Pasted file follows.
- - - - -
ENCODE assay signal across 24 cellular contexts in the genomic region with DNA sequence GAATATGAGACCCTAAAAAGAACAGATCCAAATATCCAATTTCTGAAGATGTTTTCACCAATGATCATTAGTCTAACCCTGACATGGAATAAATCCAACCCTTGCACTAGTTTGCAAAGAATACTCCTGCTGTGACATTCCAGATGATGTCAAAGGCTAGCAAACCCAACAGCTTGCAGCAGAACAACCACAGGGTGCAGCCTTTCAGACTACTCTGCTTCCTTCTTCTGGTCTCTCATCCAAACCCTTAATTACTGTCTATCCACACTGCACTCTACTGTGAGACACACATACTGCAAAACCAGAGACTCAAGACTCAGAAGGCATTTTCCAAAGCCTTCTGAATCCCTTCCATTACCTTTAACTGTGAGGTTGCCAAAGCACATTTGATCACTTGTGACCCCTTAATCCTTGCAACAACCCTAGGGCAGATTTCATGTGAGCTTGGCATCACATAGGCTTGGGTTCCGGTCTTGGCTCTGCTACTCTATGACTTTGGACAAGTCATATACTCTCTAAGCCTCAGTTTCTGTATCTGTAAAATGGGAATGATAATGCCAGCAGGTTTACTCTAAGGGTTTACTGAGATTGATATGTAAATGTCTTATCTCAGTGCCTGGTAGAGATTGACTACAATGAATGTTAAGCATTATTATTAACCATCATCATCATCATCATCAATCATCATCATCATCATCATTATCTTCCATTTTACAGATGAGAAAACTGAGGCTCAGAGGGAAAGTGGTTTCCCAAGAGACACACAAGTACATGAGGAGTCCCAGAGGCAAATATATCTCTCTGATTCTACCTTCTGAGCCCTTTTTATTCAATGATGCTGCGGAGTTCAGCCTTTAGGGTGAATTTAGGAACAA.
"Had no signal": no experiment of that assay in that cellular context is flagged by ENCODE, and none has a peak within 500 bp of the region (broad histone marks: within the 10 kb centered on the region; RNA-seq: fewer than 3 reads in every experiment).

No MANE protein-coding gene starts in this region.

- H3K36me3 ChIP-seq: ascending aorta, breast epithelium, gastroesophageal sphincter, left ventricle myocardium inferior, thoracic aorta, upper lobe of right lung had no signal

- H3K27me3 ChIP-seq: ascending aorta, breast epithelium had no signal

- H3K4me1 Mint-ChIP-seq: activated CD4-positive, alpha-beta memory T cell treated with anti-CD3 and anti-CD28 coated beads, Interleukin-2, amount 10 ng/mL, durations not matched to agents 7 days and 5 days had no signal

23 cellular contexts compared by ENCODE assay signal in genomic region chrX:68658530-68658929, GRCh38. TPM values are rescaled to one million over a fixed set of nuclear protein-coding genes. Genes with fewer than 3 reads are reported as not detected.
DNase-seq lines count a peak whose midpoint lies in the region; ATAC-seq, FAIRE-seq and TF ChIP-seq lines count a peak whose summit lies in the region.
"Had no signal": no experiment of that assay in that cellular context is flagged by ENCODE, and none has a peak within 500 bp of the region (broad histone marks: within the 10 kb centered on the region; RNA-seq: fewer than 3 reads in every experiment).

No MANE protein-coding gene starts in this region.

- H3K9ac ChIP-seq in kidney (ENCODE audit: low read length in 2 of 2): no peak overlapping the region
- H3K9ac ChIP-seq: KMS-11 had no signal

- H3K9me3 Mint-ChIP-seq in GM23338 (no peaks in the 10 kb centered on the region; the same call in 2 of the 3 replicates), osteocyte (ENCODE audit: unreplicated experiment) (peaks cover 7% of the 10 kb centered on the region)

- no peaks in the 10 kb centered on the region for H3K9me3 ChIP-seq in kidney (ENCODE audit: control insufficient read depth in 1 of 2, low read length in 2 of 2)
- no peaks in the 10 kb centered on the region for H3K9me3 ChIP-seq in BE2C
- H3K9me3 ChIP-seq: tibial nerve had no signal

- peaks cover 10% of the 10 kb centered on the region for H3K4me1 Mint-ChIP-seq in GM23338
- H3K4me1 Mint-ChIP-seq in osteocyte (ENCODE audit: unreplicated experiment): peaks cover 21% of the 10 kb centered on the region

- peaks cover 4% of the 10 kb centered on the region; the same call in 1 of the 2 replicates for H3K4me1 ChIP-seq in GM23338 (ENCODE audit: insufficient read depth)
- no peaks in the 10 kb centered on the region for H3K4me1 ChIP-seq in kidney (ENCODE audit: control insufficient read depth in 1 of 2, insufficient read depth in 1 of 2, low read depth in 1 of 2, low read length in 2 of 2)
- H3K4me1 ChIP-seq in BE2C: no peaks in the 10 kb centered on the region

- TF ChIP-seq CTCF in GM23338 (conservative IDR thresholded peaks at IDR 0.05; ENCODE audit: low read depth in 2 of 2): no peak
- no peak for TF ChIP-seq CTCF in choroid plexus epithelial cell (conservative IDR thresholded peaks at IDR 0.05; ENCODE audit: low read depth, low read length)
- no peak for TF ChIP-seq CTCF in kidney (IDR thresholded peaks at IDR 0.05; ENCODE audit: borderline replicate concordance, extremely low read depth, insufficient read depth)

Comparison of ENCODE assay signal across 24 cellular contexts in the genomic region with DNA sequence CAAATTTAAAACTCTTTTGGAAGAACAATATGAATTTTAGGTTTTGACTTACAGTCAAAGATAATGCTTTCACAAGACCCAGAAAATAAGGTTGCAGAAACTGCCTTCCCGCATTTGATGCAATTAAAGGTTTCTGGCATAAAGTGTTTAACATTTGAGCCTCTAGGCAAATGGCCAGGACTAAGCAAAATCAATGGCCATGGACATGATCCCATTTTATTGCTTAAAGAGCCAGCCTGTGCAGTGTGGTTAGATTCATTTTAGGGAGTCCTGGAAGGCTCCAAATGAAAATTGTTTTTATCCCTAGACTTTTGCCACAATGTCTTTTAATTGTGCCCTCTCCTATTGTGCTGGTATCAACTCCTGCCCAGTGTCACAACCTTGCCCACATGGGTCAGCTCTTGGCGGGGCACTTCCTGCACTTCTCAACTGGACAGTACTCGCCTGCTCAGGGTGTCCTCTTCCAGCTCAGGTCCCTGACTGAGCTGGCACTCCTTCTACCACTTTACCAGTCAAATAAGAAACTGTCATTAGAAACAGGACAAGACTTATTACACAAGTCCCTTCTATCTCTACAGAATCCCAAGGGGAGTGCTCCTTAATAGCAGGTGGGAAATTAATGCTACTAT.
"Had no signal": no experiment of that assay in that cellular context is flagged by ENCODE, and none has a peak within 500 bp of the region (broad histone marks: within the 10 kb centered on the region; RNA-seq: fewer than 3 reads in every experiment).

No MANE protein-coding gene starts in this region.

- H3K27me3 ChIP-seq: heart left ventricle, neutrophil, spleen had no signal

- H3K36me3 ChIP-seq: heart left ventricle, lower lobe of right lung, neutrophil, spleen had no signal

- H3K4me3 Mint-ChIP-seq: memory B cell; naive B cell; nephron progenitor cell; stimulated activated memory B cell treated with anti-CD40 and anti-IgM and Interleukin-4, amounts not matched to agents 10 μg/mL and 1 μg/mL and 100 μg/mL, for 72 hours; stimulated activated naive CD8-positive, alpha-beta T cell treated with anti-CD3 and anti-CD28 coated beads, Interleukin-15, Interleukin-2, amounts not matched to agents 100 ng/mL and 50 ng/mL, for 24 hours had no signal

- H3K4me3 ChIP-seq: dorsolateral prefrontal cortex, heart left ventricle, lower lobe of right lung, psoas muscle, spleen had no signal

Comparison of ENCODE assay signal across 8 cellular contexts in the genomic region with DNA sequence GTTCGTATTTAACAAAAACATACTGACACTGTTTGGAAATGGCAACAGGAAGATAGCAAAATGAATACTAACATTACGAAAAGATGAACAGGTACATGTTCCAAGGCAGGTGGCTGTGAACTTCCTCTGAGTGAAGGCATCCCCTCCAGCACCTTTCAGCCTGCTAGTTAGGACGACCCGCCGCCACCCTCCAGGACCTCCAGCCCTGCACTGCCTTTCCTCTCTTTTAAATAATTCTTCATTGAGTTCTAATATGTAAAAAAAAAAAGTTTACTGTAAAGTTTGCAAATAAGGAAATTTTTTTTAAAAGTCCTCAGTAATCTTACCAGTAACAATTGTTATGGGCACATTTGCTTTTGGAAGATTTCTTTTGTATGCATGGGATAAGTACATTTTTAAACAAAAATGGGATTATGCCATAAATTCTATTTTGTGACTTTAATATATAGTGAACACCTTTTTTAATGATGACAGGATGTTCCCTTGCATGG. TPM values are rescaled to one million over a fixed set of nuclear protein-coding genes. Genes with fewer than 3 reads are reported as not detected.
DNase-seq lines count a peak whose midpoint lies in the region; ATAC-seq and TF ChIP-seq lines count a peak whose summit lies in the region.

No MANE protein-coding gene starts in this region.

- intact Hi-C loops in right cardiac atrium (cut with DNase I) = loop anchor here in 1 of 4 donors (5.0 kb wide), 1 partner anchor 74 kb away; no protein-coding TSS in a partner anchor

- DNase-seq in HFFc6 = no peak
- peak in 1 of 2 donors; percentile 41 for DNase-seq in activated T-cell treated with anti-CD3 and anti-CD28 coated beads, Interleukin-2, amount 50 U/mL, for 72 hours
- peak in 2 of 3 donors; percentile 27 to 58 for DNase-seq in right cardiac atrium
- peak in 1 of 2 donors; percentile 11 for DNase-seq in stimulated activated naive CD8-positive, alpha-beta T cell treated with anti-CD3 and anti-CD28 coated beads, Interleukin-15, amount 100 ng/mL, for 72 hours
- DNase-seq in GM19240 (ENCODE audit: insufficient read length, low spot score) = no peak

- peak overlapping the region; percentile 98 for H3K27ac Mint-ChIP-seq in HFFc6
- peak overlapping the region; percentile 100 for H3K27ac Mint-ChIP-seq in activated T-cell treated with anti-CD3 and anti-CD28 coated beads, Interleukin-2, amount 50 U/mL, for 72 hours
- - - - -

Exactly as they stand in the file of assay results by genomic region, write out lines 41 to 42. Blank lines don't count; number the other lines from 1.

- peak overlapping the region; percentile 98 for H3K27ac Mint-ChIP-seq in HFFc6
- peak overlapping the region; percentile 100 for H3K27ac Mint-ChIP-seq in activated T-cell treated with anti-CD3 and anti-CD28 coated beads, Interleukin-2, amount 50 U/mL, for 72 hours